Give them a name, age, family circumstances, job history,  ambitions and challenges. What keeps them awake at night? What interests and excites them? What media do they use and why?

Keep going until you feel you have known them for years, and then move on to the next one until you have created a group of your ideal customers – these are the leads that will become your customers after all as you improve your conversion rate!

Once you have your ideal customer personas you can then move onto designing your marketing collateral, which will help you uncover new prospects, new leads and improve conversions. 

This is a journey though so don’t forget to always look for ways to improve. Keep reviewing and analysing your sales funnel!

Why your ideal customer will buy from you

Step one to improving the lead conversion rate is to understand what needs your customers have. 

That leads to understanding how your product or service provides a solution for a need, which in turn helps you to position your marketing copy correctly to increase lead generation. It makes sure you always have relevant content for your target market and helps you follow best practices.

You can see more advice on marketing material here

Don’t forget that you will need a landing page for each need you meet with a clear call to action. 

This makes it easier for your target audience to understand how you can help them, helping to generate leads (and the more leads you get the more you can practice improving your lead conversion rate!). 

You are unlikely to get this right first time, but don’t worry about that as you can learn from your mistakes and continually improve! Keep learning and changing your landing pages and social media activity. This will lead to improved conversion!

Using psychological triggers to improve lead conversion

The key to lead conversion for a sale is to understand the psychological triggers that will make your potential customers buy – and to have the necessary messages and functionality in place to take advantage of them by making the buying decision easy.

The buying decision is always triggered by one or more psychological factors, as proven by many separate pieces of research.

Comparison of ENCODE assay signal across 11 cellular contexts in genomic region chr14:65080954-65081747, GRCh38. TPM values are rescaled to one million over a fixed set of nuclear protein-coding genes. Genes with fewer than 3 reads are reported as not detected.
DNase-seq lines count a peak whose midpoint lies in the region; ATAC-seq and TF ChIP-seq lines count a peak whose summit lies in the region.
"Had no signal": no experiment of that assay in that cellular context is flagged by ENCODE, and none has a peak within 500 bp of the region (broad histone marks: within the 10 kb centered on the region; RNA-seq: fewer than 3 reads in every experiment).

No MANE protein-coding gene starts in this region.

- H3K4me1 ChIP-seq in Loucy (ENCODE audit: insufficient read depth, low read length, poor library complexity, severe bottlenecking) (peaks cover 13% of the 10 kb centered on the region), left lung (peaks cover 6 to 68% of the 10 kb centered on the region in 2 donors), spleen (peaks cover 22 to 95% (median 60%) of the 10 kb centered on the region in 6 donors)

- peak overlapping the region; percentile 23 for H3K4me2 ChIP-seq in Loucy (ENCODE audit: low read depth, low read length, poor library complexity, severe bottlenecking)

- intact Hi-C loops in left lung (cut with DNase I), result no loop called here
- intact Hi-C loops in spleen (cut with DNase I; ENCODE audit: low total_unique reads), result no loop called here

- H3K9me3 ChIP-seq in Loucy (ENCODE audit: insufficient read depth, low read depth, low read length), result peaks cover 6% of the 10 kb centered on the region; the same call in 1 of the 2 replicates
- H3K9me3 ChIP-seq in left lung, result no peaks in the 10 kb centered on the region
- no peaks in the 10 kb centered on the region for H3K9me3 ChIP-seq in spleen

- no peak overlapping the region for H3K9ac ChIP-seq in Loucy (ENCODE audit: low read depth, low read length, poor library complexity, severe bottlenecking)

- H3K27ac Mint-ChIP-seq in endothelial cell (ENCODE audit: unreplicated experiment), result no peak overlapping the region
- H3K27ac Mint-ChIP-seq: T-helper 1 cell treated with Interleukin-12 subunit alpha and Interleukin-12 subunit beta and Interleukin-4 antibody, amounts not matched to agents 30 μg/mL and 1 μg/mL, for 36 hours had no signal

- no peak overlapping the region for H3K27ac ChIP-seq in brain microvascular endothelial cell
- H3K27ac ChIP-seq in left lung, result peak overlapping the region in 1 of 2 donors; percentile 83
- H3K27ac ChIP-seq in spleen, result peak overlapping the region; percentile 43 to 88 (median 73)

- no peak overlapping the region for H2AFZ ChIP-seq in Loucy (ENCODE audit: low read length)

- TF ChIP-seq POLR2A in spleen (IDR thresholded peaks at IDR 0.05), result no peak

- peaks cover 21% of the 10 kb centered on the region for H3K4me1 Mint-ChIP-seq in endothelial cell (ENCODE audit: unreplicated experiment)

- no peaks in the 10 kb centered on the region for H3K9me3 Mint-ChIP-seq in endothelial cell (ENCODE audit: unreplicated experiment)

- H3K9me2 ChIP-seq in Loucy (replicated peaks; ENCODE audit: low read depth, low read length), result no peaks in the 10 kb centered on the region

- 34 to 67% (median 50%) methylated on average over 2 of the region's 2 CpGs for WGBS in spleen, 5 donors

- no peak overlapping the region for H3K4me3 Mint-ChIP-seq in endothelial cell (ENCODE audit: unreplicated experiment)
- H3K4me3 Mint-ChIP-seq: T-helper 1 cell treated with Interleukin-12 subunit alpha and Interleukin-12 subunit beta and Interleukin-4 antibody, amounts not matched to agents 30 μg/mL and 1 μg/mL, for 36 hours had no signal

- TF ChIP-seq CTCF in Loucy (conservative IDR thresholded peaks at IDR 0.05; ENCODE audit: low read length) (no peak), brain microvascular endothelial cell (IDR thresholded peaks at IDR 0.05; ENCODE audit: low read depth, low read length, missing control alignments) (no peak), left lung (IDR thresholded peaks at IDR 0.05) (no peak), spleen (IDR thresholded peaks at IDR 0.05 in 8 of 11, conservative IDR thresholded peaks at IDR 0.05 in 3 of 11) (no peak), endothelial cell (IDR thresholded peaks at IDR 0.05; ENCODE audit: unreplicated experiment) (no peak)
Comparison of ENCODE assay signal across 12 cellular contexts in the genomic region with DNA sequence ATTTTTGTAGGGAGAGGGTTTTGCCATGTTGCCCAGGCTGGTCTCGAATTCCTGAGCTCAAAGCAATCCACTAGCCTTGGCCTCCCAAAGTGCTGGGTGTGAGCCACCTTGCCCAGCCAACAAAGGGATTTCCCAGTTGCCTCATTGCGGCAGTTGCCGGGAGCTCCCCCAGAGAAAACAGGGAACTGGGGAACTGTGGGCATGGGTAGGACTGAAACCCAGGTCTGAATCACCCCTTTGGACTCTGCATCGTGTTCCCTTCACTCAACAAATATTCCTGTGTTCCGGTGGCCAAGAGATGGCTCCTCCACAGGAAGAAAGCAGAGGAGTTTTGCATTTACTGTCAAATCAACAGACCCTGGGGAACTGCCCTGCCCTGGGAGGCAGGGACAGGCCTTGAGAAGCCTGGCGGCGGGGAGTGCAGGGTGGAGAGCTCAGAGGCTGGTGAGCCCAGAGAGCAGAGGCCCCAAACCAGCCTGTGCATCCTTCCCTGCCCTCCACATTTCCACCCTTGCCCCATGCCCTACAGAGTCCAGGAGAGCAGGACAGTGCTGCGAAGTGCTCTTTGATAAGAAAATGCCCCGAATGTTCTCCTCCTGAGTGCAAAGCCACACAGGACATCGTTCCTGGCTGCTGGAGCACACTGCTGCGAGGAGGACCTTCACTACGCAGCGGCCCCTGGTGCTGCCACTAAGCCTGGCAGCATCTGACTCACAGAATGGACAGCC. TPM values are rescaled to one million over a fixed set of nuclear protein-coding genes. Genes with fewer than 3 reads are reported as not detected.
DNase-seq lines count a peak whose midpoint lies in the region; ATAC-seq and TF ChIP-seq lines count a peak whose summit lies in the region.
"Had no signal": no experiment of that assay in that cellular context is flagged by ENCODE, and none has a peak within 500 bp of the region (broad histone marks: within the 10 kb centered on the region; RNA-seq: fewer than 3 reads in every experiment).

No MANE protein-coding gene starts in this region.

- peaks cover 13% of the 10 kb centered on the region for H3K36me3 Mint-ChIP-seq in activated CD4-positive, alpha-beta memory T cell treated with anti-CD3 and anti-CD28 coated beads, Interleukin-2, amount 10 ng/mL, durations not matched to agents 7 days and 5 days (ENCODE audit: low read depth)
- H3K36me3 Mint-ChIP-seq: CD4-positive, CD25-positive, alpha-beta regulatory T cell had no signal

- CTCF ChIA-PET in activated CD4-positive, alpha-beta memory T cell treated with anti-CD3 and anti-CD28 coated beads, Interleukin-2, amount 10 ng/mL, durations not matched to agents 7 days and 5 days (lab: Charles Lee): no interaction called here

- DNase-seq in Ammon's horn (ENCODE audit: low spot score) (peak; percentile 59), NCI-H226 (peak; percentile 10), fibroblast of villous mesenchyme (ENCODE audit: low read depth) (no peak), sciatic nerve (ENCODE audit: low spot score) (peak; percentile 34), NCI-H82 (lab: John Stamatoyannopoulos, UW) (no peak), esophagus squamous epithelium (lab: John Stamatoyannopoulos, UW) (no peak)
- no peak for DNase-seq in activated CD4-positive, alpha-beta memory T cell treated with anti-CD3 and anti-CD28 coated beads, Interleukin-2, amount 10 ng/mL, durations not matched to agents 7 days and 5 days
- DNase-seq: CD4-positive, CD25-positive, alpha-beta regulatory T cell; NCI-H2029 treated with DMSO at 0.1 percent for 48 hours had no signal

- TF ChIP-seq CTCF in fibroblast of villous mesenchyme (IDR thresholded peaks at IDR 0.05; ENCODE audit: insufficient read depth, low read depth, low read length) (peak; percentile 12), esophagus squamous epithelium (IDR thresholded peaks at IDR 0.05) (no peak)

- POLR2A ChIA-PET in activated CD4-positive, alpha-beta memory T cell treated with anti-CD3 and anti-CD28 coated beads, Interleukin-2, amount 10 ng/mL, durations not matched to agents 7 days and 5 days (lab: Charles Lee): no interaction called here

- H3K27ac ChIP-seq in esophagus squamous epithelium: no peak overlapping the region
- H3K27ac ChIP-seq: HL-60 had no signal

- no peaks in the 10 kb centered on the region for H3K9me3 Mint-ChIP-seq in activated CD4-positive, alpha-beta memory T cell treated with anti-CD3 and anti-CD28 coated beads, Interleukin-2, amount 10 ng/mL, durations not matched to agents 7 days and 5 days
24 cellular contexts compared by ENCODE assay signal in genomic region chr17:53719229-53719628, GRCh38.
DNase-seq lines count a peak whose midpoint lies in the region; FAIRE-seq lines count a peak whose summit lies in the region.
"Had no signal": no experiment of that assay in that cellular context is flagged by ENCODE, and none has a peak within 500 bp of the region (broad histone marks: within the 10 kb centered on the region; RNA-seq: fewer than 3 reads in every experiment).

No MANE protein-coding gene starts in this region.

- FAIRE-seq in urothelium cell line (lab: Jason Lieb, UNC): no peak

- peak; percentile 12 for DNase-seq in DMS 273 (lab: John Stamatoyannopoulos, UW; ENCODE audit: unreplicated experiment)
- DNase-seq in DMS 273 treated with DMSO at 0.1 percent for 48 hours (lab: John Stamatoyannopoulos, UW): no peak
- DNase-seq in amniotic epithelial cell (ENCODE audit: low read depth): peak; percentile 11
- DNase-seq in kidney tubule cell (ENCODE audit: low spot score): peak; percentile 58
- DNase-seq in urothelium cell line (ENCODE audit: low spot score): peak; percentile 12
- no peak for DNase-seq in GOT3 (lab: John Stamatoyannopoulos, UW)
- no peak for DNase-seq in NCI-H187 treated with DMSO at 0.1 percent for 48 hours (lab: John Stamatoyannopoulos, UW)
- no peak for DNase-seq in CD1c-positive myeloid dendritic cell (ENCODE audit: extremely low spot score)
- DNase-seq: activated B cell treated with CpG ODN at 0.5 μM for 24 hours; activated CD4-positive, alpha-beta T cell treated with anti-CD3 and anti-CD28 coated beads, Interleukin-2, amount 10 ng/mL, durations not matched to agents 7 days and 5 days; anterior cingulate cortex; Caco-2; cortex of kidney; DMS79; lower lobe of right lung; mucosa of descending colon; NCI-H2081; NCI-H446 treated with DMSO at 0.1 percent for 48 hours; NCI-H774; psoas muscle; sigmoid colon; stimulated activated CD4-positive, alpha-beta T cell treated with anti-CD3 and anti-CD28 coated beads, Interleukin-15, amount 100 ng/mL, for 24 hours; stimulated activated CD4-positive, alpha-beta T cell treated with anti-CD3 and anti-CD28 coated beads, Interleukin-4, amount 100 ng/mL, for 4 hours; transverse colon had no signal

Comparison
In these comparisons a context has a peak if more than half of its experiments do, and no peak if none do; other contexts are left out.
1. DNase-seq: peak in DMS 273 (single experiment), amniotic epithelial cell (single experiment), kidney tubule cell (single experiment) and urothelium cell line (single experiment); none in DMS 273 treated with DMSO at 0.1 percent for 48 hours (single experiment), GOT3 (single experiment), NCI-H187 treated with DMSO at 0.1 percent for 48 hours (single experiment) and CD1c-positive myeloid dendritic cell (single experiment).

To improve your lead to sale conversion rate you need to understand your ideal customers so well that you know which psychological triggers will make them buy your products or service. This is especially important for email marketing.

At this point you may be thinking “That’s all well and good for business to consumer, but I sell to businesses”. 

Except you don’t! – you sell to people whether they are buying for themselves or for a business! And it is always the psychological triggers that make them decide if they are going to buy from you.

As humans, we share many characteristics including mental triggers that cause us to take action. By understanding and using them to help potential customers buy, you make success in business much more likely.

Below we have listed the main triggers that researchers have established. For each, we describe the trigger and suggest ways you could use this to increase lead to sale conversion. 

Remember though – different customers will each have different triggers so don’t try to make changes until you are satisfied that you really understand the type of customer you want to attract!

Everybody wants to avoid pain

This is what psychologists call “the negativity bias.” All humans will expend more time and effort to avoid pain than to gain pleasure. 

This has been demonstrated on a neurological level as the brain lights up more from negative external stimuli than from positive ones.